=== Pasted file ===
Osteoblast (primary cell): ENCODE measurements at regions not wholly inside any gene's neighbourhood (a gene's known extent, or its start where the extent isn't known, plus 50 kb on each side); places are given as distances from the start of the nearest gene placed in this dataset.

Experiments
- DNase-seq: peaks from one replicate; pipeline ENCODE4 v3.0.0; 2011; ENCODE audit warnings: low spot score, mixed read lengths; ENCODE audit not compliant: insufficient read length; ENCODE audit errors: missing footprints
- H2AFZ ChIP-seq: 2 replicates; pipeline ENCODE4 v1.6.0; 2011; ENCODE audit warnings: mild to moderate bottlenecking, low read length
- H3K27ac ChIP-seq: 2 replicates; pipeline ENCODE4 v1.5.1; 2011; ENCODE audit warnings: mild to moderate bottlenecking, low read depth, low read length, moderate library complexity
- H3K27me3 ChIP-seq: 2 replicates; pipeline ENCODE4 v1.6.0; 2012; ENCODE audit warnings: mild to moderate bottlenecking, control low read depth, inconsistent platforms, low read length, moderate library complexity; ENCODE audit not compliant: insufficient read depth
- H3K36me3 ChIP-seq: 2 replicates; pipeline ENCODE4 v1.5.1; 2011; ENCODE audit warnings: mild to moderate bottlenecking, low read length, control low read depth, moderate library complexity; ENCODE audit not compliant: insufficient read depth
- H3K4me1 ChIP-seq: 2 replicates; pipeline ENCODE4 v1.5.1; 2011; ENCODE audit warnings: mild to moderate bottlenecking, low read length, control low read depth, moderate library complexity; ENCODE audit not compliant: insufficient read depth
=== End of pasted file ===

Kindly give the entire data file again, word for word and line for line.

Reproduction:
Osteoblast (primary cell): ENCODE measurements at regions not wholly inside any gene's neighbourhood (a gene's known extent, or its start where the extent isn't known, plus 50 kb on each side); places are given as distances from the start of the nearest gene placed in this dataset.

Experiments
- DNase-seq: peaks from one replicate; pipeline ENCODE4 v3.0.0; 2011; ENCODE audit warnings: low spot score, mixed read lengths; ENCODE audit not compliant: insufficient read length; ENCODE audit errors: missing footprints
- H2AFZ ChIP-seq: 2 replicates; pipeline ENCODE4 v1.6.0; 2011; ENCODE audit warnings: mild to moderate bottlenecking, low read length
- H3K27ac ChIP-seq: 2 replicates; pipeline ENCODE4 v1.5.1; 2011; ENCODE audit warnings: mild to moderate bottlenecking, low read depth, low read length, moderate library complexity
- H3K27me3 ChIP-seq: 2 replicates; pipeline ENCODE4 v1.6.0; 2012; ENCODE audit warnings: mild to moderate bottlenecking, control low read depth, inconsistent platforms, low read length, moderate library complexity; ENCODE audit not compliant: insufficient read depth
- H3K36me3 ChIP-seq: 2 replicates; pipeline ENCODE4 v1.5.1; 2011; ENCODE audit warnings: mild to moderate bottlenecking, low read length, control low read depth, moderate library complexity; ENCODE audit not compliant: insufficient read depth
- H3K4me1 ChIP-seq: 2 replicates; pipeline ENCODE4 v1.5.1; 2011; ENCODE audit warnings: mild to moderate bottlenecking, low read length, control low read depth, moderate library complexity; ENCODE audit not compliant: insufficient read depth